“Feel the city breaking and everybody shaking, and you’re stayin’ alive, stayin’ alive…” A line from the soundtrack to the movie Stayin’ Alive, sung by the Bee Gees. So what does it have to do with CPR – or cardio-pulmonary resuscitation?

CPR saves lives – and it does so by keeping the patient’s blood circulating long enough for trained professionals to arrive and take over. Even if you’ve never learned how to do it and only ever seen it done on the small or large screen, have a go. You could keep someone alive long enough for a trained first aider to assist and take over.

That’s the current view of trained professionals. Doing nothing will almost certainly result in a less than favourable outcome, but pumping someone’s chest might just save them. When in doubt, do it.

Seeing how chest compressions are done in a very simple video could help if ever faced with an emergency requiring CPR

So what does the song Stayin’ Alive have to do with it? The timing and persistent beat of the song is the perfect rhythm for chest compressions – 100 beats per minute. (Interestingly, Beyoncé’s Crazy for Love and Queen’s Another One Bites the Dust are just two of many songs which also have the same rhythm but the latter is possibly not going to provide the right motivation needed!)

According to the American Heart Association, something like 50% of sudden cardiac arrests could have a more positive result if bystanders just got stuck in. It’s better to attempt to save a life than stand by and do nothing – even if not trained in CPR. If in doubt, get on the patient’s chest and start compressions! CPR saves lives – and it does so by keeping the patient’s blood circulating long enough for trained professionals to arrive and take over.

Anyone who has ever done a first aid course will know that the rule of thumb when being taught CPR was A-B-C or Airway, Breathing, Circulation. If someone suffered a medical emergency in which the heart stopped beating, the training was that you checked the patient’s airway for obstruction. Then the first aider listened and watched the chest to see if it was rising and falling with their face close to the nose and mouth so that there was an additional third assessment by feeling either inhalations or exhalations on the cheek.

Then only did the first aider find the spot on the patient’s chest, just a few centimetres up from the sternum where the arc of the rib bones meet in the centre, place their hands in position and begin compressions, ensuring that the chest was pushed at least 5 cm deep.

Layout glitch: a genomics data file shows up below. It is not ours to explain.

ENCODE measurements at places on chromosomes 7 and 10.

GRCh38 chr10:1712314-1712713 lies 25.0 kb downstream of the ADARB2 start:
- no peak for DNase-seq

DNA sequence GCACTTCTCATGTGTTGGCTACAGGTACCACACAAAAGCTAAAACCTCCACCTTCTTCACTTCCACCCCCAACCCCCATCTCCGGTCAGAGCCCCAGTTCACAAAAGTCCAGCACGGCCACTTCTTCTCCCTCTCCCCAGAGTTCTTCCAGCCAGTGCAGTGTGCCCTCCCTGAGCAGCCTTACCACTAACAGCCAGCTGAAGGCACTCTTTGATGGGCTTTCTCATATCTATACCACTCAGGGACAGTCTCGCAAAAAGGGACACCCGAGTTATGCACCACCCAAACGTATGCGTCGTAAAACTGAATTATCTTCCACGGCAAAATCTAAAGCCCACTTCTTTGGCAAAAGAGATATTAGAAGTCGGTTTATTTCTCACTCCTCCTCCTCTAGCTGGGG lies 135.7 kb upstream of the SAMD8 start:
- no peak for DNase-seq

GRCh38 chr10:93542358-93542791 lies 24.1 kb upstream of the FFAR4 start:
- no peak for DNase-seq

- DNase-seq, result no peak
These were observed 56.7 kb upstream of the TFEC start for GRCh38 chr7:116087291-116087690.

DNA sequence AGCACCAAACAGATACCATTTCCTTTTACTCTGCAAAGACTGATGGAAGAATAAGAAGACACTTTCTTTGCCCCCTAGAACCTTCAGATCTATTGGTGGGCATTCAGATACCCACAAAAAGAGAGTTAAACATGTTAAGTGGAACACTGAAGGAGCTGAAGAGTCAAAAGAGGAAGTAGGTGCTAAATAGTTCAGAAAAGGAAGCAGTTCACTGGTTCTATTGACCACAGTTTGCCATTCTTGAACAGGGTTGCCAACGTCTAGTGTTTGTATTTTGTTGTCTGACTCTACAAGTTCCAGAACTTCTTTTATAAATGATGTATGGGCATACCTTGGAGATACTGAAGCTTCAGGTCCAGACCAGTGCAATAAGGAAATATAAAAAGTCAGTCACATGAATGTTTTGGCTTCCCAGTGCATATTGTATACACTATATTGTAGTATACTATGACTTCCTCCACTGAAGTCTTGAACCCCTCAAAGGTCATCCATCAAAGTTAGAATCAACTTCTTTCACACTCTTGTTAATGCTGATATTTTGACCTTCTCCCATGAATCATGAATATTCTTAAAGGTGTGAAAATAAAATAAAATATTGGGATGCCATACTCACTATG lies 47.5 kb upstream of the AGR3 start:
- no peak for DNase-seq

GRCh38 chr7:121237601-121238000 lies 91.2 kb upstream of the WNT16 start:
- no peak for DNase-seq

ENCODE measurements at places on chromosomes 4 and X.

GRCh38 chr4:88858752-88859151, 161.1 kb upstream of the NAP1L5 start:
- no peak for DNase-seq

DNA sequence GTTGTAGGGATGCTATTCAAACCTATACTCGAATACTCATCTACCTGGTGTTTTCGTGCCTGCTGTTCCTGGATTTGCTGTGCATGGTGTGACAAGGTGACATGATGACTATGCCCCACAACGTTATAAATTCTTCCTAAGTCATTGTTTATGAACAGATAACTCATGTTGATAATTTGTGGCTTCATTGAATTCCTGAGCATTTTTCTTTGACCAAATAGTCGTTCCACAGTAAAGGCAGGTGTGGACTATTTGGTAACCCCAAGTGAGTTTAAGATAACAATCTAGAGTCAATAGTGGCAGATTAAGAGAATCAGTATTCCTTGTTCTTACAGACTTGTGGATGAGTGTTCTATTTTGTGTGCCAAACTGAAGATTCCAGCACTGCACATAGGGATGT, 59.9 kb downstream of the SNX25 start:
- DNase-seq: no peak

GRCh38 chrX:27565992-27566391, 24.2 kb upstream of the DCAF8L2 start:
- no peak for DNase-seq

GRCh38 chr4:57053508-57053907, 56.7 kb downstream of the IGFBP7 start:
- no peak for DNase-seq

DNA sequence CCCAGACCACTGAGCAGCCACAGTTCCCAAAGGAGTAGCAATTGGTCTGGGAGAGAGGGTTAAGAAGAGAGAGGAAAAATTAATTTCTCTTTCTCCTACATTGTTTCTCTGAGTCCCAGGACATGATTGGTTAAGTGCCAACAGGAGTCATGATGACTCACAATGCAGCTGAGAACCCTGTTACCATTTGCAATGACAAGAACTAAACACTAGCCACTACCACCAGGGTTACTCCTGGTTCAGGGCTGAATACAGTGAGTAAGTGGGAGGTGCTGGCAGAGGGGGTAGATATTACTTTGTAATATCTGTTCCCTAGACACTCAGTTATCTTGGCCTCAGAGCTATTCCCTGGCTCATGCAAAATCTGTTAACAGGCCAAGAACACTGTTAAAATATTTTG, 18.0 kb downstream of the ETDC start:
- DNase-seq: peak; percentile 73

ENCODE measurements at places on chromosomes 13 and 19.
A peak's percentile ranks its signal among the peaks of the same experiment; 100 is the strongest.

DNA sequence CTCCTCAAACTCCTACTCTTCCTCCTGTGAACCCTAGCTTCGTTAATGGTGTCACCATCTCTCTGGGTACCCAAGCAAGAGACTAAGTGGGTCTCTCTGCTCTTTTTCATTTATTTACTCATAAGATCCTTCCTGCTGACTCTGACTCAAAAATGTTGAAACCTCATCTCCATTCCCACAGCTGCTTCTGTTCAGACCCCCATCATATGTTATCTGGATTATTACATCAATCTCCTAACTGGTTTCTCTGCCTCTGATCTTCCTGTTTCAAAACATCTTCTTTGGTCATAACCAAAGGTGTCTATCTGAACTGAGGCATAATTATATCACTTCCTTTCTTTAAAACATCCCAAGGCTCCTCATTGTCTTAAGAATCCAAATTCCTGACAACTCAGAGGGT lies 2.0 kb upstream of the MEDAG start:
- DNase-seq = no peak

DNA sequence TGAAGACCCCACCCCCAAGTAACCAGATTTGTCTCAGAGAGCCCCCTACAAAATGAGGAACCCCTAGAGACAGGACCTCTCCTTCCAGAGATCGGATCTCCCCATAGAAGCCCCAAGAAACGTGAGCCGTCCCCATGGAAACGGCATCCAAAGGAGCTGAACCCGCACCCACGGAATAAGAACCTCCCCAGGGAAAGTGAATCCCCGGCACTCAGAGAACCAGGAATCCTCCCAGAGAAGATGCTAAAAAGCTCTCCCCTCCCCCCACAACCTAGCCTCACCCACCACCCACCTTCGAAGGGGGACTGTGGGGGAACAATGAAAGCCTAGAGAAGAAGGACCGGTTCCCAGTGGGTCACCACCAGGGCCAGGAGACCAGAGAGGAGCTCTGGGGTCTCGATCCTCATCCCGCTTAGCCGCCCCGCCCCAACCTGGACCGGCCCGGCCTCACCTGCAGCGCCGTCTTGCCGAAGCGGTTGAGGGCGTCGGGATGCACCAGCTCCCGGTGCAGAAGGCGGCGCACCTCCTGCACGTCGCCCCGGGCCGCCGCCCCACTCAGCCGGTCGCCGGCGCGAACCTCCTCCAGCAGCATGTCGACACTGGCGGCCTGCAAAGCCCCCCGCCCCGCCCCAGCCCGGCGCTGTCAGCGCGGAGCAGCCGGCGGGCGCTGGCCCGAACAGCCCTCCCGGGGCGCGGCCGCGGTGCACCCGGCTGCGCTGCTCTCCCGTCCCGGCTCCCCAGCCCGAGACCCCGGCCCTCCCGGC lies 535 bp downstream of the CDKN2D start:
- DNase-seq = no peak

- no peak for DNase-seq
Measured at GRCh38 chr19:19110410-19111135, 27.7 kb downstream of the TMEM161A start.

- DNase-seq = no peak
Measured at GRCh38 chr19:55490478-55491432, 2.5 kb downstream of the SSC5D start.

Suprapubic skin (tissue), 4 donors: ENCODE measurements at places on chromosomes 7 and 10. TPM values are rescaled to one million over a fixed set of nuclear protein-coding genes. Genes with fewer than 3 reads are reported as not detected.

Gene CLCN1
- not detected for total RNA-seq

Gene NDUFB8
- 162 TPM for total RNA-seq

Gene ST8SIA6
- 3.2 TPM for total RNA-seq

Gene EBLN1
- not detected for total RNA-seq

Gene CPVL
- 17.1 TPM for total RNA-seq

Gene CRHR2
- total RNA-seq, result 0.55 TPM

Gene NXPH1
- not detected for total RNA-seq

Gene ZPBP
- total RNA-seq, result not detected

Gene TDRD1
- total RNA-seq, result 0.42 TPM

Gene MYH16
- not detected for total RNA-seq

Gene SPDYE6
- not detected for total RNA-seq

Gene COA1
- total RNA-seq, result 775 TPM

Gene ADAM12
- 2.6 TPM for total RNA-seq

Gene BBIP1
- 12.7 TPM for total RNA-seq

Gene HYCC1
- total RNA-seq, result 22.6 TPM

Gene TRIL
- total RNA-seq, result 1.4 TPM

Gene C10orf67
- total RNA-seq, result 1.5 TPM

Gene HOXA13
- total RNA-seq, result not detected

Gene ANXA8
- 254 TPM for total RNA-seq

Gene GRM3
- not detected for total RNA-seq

But in 2010 the rules changed because valuable time – and lives – were being lost. The A-B-C was changed to C-A-B or compression, airway and breathing.

In somewhat bald language, Wikipedia writes the following: Cardiopulmonary resuscitation (CPR) is an emergency procedure consisting of chest compressions often combined with artificial ventilation in an effort to manually preserve intact brain function until further measures are taken to restore spontaneous blood circulation and breathing in a person who is in cardiac arrest.

 “CPR alone is unlikely to restart the heart. Its main purpose is to restore partial flow of oxygenated blood to the brain and heart. The objective is to delay tissue death and to extend the brief window of opportunity for a successful resuscitation without permanent brain damage,” Wikipedia states.

Here’s what to do, according to the Mayo Clinic:

First, check the area around the person to ensure it’s safe. (If there are other bystanders, get them to call emergency services – either 10177, 082 911, 084 124 or 10111.)

Put the person on his or her back on a firm surface.

Kneel next to the person's neck and shoulders.

Place the lower palm (heel) of your hand over the centre of the person's chest, between the nipples.

Place your other hand on top of the first hand. Keep your elbows straight and position your shoulders directly above your hands.

Push straight down on (compress) the chest at least 5 cm but no more than 6 cm. Use your entire body weight (not just your arms) when doing compressions.

Push hard at a rate of 100 to 120 compressions a minute. (The American Heart Association suggests performing compressions to the beat of the song Stayin' Alive.) Allow the chest to spring back (recoil) after each push.

If you haven't been trained in CPR, continue chest compressions until there are signs of movement or until emergency medical personnel take over. If you have been trained in CPR, go on to opening the airway and rescue breathing. Two breaths per 30 chest compressions.